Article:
Tweet tweet! Tiny Aviary Vacation


August 19, 2008

Well it's that time of year. Little birds everywhere are fattening up to begin their fall journeys to their winter homes. It's time for me to travel a bit as well. Every year around this time I go to Seattle to participate in the Flatstock Poster Convention that is part of the Bumbershoot Music Festival. Jay and I love it there so much we always extend our stay and try to visit the San Juan Islands up by Vancouver. This time we are treating ourselves to a little sea kayaking. So, Tiny Aviary is going to take a little rest. I'll be back in the beginning of September. Until then, enjoy the rest of summer, and I will be back with more bird nerdness in no time!

Eastern Screech Owl (grey phase) - Megascops asio


August 18, 2008

Painting just completed of Eastern Screech Owl. I did one of a brown phase not too long ago, and now wanted to try a grey.

Northern Pygmy Owl -Glaucidium gnoma


August 15, 2008

I have been wanting to do a watercolor of one of these wee fellows for some time now. I didn't work on one at the museum. They are native to areas west of the Rockies, and most of what I deal with are local species of birds. A friend of mine from when I worked at the Newberry Library contacted me recently and wanted to commission a painting as a gift for someone. He wasn't sure what to request, and we came to the conclusion that it's hard to go wrong with owls.

One of the interesting aspects of pygmy owls is that they have a pair of false eye spots. They have two dark patches rimmed in white on the rear of their heads. According to the Birds Of North America site, there isn't a whole lot that is known about pygmies other than that they are probably North America's smallest species of owl (measuring 6.75 inches from head to tail), and that they are fearless and very aggressive hunters of small passerine birds and mammals.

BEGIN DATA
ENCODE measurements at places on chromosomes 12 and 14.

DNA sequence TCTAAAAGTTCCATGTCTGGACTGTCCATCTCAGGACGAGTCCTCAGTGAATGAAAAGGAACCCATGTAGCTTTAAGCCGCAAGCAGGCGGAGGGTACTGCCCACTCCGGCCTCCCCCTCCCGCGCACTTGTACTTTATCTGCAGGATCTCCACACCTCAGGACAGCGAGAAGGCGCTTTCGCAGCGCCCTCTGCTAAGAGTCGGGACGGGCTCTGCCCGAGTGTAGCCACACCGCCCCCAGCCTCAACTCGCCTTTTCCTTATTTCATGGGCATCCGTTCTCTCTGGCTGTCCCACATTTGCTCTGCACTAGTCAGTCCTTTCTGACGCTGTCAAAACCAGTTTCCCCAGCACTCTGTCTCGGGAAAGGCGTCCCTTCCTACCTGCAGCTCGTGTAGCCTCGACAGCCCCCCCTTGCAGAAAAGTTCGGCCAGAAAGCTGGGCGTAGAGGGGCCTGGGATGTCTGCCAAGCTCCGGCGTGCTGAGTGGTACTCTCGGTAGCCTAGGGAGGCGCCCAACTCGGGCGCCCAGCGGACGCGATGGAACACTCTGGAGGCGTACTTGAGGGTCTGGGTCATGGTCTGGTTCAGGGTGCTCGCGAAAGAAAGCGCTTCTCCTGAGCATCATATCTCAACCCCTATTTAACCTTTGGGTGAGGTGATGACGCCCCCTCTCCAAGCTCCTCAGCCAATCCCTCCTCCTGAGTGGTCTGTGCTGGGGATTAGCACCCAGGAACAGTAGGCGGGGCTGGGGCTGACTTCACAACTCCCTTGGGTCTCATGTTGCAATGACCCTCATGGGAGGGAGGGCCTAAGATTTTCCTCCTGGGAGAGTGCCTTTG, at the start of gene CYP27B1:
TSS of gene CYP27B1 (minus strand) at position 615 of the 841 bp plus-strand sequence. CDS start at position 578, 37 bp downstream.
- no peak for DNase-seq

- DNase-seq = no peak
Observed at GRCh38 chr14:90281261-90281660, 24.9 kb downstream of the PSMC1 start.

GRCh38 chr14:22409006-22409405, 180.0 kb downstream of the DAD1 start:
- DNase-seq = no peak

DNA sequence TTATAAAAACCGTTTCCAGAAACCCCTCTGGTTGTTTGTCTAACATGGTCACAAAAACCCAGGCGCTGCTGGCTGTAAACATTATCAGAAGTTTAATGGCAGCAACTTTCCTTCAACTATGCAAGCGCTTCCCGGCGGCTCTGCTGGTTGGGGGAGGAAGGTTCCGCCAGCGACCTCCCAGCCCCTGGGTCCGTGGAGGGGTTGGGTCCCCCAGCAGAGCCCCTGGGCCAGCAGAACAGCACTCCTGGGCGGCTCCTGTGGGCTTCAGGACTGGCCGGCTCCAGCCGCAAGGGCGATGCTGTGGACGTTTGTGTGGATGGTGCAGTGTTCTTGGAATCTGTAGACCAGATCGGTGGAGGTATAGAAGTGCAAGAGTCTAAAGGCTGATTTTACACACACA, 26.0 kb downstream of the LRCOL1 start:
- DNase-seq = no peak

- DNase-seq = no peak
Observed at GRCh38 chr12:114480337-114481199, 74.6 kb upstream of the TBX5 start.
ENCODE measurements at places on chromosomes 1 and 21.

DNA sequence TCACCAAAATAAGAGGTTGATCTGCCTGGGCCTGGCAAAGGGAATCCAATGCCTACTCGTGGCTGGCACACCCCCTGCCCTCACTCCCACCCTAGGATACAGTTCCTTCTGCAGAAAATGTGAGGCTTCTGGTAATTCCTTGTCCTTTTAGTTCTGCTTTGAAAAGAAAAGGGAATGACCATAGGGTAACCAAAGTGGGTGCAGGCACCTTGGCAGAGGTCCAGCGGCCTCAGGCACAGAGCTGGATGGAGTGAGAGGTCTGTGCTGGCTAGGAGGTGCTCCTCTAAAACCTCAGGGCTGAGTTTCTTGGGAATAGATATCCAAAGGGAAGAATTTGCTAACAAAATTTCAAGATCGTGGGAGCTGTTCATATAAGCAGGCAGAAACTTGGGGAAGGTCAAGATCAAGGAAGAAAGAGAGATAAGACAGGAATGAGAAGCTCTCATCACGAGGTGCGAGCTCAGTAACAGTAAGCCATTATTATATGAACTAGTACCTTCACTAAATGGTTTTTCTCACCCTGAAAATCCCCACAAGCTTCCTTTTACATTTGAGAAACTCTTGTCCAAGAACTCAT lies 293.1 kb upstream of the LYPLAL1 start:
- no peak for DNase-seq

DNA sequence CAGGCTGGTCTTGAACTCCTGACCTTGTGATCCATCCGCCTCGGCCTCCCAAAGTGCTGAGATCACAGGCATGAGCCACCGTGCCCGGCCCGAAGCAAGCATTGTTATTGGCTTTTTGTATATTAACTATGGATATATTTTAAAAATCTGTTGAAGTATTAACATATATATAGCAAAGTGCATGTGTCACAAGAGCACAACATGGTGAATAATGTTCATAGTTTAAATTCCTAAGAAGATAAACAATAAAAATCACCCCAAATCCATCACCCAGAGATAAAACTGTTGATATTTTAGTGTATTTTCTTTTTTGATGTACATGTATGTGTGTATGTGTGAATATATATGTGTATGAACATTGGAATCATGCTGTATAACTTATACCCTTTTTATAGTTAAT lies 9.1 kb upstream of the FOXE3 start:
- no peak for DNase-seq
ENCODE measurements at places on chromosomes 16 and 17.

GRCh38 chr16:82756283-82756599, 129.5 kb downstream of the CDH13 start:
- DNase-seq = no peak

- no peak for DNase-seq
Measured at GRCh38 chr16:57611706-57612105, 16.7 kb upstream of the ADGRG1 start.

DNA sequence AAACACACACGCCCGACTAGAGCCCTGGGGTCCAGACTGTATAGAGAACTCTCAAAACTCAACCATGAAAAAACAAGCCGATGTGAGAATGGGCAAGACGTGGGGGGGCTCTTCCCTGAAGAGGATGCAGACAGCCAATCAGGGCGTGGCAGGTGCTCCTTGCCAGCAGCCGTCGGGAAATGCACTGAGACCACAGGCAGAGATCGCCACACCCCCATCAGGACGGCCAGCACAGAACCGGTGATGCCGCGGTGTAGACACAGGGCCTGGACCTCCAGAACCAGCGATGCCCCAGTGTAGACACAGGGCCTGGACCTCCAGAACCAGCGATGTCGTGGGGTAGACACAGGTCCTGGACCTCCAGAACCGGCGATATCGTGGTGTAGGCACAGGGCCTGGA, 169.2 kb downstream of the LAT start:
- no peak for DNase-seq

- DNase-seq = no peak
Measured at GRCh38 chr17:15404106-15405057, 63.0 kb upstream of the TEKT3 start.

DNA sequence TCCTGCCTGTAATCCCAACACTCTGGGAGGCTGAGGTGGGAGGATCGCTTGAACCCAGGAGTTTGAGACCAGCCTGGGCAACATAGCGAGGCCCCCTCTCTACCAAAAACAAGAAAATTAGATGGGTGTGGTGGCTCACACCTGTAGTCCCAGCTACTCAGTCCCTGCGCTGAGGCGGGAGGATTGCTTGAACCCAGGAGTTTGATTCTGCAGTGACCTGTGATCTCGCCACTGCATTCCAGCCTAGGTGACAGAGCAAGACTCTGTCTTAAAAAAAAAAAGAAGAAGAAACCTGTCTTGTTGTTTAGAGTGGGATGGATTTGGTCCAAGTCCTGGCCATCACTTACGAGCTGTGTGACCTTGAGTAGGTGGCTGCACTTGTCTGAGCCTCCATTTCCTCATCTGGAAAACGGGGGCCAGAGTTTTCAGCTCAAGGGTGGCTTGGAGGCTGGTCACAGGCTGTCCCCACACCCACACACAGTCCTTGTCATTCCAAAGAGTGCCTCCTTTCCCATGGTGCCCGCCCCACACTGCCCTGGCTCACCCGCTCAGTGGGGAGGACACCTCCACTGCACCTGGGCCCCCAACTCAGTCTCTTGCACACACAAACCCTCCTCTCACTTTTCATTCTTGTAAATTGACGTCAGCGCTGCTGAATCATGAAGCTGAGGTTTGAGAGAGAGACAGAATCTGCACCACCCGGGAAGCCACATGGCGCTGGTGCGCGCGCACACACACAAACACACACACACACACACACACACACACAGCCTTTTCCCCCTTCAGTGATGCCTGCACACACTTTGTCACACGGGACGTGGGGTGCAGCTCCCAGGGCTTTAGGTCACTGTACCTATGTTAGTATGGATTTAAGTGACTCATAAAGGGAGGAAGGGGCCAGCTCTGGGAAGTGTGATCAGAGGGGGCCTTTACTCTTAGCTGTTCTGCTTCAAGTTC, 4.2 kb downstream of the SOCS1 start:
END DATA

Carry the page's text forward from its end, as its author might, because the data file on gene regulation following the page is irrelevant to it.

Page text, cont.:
Denver: Our New Buteo jamaicensis Buddy


August 12, 2008

Last Thursday, a rather large tour group was coming to view the Bird Division. The group was so large that I, along with another volunteer was asked to help. I was given the task of talking about the prep lab and then taking smaller groups into the dermestid beetle room. This may seem a dubious honor to some, but I have come to really appreciate the little guys, and their thankless work. I will admit that there may be a veeeery teeny tiny part of me that enjoys bringing a well polished group of nice suburbanites into a room full of carnage. Although I have sung their praises on this blog before, if you are not familiar, dermestids are colonies of carrion eating beetles (nothing live holds any interest, just the dead stuff). Museums often use them as they are the most natural, chemical free, and thorough method for cleaning skeletons.